January 19, 2018

Lambstock 2012! (Part I)

Lambstock 2012

Man… talk about being in the right place at the right time!  Two weeks ago I was playing a guitar gig at Foggy Ridge Cider in Dugspur, Virginia.  The owner, Diane Flynt, asked me if I had heard of a gentleman named Craig Rogers.  Nope…  I had, however, heard of Rogers’ business, Border Springs Farm.  For over a decade Border Springs has been supplying some of the world’s best lamb to chefs all over the country.  In fact, there are very few food purveyors out there who can boast of a customer list like Rogers’: it reads like a virtual who’s-who of the culinary world.

Diane proceeded to tell me about this event thingy called “Lambstock” and how Rogers had had two bands cancel on him for the event.  She thought I might be interested.  Lambstock (I learned) is an under-the-radar foodie dream: a celebration of all things lamb with a bit of pork, heritage turkey and other delectables thrown in.  No amount of money can buy you a ticket – you have to be personally invited by Rogers.  The guest list is almost entirely industry insiders: chefs, butchers, food purveyors, brewers, winemakers, cider-makers (like Flynt) and, just for fun, musicians (lucky me!)  Yes, I believe I am interested.  After a lengthy phone conversation with Craig wherein he determined that I wasn’t some kook and was not only qualified musically but, perhaps even more importantly, I “got it” – the “zen” of Lambstock… I was in!

Lamb Corndogs!

Upon arrival my equipment and I were shuttled via golf cart to the stage area.  After unpacking I ventured down to the pavilion where most were gathered to check out the goings on.  My initial priority was to snag a beer.  Fullsteam Brewery in Durham was there pouring Fullsteam Southern Lager and the delicious “Summer Basil” Farmhouse Ale.  I settled on the ale.  Also pouring were Foggy Ridge Cider and Cardinal Point Winery.  In addition, the Virginia Wine Board was on hand pouring offerings from a dozen or so outstanding examples of Virginia wineries.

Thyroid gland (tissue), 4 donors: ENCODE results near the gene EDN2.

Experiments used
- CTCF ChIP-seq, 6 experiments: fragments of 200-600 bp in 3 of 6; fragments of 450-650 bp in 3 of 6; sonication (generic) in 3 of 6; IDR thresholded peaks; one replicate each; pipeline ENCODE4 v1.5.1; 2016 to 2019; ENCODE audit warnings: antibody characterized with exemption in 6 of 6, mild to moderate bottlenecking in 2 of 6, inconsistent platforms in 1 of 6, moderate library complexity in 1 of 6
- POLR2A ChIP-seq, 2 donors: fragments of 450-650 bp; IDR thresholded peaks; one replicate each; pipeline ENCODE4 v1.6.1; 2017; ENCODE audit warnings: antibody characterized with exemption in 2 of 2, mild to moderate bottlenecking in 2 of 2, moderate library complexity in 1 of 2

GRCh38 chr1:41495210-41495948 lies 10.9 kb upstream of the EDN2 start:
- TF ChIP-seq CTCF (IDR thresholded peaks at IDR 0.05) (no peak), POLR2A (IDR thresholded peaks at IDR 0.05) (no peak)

Beer in hand, I surveyed the goings-on.  The first thing I see is Chef Rob McDaniel from the Springhouse restaurant in Alexander City, Alabama.  McDaniel appeared on Food Network’s Iron Chef America back in February as Sous Chef to Chris Hastings (incidentally, during the battle they vanquished Iron Chef Bobby Flay).  Rob and his crew were carefully constructing a fire in order to smoke handmade lamb sausages.  After that they put a stick in them and battered and deep fried ’em… LAMB CORNDOGS!  They were absolutely remarkable and served with whole-grain mustard, harrissa, tzatziki and a homemade peach hot sauce.  That was just a little snack.

Pork Charcuterie

I then took a venture into the realm of the pig.  Kevin Johnson, Executive Chef at The Grocery in Charleston, South Carolina produced a wonderful assortment of porcine goodies: I enjoyed a pork liver mousse, pork liver terrine and pork head cheese all served with okra and green bean pickles and a butterbean hummus that was truly one of the best bites I had all day.  There was also a beautiful posole.  While traditionally a hominy and pork stew, this version was made with not only pork but with a handmade lamb chorizo as well.  It was purported to be the best hangover cure ever.  My visit was for Monday only so I had no need of the cure but several of the party-goers who had been there since Saturday evidently enjoyed its benefits greatly.

Next I witnessed a feat that was truly remarkable.  Chef Craig Deihl of Cypress Restaurant in Charlston, South Carolina brought out a field-dressed whole lamb carcass and proceeded to filet the entire thing.  In one piece.  In front of the whole crowd.  Without making any mistakes.  It was beautiful to watch.  He then added fresh rosemary, salt, pepper and olive oil and rolled and tied it into one big roulade about three feet long and eight inches in diameter.  He put it on a spit and hung it high above the fire to roast for the next four hours.  Meanwhile he rendered out the fat from the trimmings and used the animal’s own fat (infused with oregano) to baste it during the long, slow cooking process.


NEXT WEEK:  Music, oysters, and charcoaled lamb bones!

Filleted Whole Lamb


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